The career of Jeff Sessions, President-elect Donald Trump's nominee for attorney general, has been shadowed by his prosecution of the "Marion Three." Sessions brought forth the voter fraud case as a U.S. attorney in 1985, and his critics alleged the charges to be racially motivated. (Dalton Bennett/The Washington Post)

Coretta Scott King, the widow of civil rights leader Martin Luther King Jr., urged Congress in a letter to block the 1986 nomination of Jeff Sessions for federal judge, saying that allowing him to join the federal bench would “irreparably damage the work of my husband.” The letter, previously unavailable publicly, was obtained on Tuesday by The Washington Post.

(Read the full letter below)

“Anyone who has used the power of his office as United States Attorney to intimidate and chill the free exercise of the ballot by citizens should not be elevated to our courts,” King wrote in the cover page of her nine-page letter opposing Sessions’s nomination, which failed. “Mr. Sessions has used the awesome powers of his office in a shabby attempt to intimidate and frighten elderly black voters. For this reprehensible conduct, he should not be rewarded with a federal judgeship.”

Thirty years later, Sessions, now a senator, is again undergoing confirmation hearings as President-elect Donald Trump’s nominee for attorney general, and he is facing fierce opposition from civil rights groups.

In the letter, King writes that Sessions’s ascension to the federal bench “simply cannot be allowed to happen,” arguing that as a U.S. attorney, the Alabama lawmaker pursued “politically-motivated voting fraud prosecutions” and that he “lacks the temperament, fairness and judgment to be a federal judge.” She said Sessions’s conduct in prosecuting civil rights leaders in a voting-fraud case “raises serious questions about his commitment to the protection of the voting rights of all American citizens.”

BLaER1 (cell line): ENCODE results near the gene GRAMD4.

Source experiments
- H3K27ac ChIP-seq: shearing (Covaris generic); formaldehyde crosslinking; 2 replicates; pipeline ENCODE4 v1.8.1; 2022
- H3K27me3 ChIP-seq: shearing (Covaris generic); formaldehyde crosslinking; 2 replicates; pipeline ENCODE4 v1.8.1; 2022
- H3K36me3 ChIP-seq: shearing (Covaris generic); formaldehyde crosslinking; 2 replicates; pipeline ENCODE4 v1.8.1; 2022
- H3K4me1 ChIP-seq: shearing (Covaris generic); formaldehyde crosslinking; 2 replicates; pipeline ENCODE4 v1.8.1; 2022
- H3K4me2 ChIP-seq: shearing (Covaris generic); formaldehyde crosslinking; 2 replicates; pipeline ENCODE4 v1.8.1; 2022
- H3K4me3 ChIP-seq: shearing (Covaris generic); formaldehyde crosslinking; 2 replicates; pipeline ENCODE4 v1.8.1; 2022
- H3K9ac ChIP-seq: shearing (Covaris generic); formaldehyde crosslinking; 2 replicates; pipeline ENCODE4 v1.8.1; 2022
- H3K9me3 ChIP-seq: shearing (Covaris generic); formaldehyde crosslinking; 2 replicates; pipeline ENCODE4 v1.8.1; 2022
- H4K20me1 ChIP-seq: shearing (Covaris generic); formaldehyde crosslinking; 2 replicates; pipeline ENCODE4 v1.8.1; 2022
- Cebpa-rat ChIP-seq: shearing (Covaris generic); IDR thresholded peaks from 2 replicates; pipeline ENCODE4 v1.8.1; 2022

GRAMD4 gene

“The irony of Mr. Sessions’ nomination is that, if confirmed, he will be given a life tenure for doing with a federal prosecution what the local sheriffs accomplished twenty years ago with clubs and cattle prods,” she wrote, later adding, “I believe his confirmation would have a devastating effect on not only the judicial system in Alabama, but also on the progress we have made toward fulfilling my husband’s dream.”

During the 1986 hearing, the letter and King’s opposition became a crucial part of the argument against Sessions’s confirmation.

After Sen. Mitch McConnell (R-Ky.) struck down Sen. Elizabeth Warren's (D-Mass.) attempt to read a letter from Coretta Scott King on the floor of the Senate during the debate on attorney general nominee Jeff Sessions, Warren read the letter outside the doors of the Senate and streamed it live. (Facebook/Sen. Elizabeth Warren)

BuzzFeed News first reported the existence of the letter earlier Tuesday, noting that it was never entered into the congressional record by then-Judiciary Committee Chair Strom Thurmond.

The full letter (Mobile users read here: https://www.documentcloud.org/documents/3259988-Scott-King-1986-Letter-and-Testimony-Signed.html#document/p1):

This post will be updated.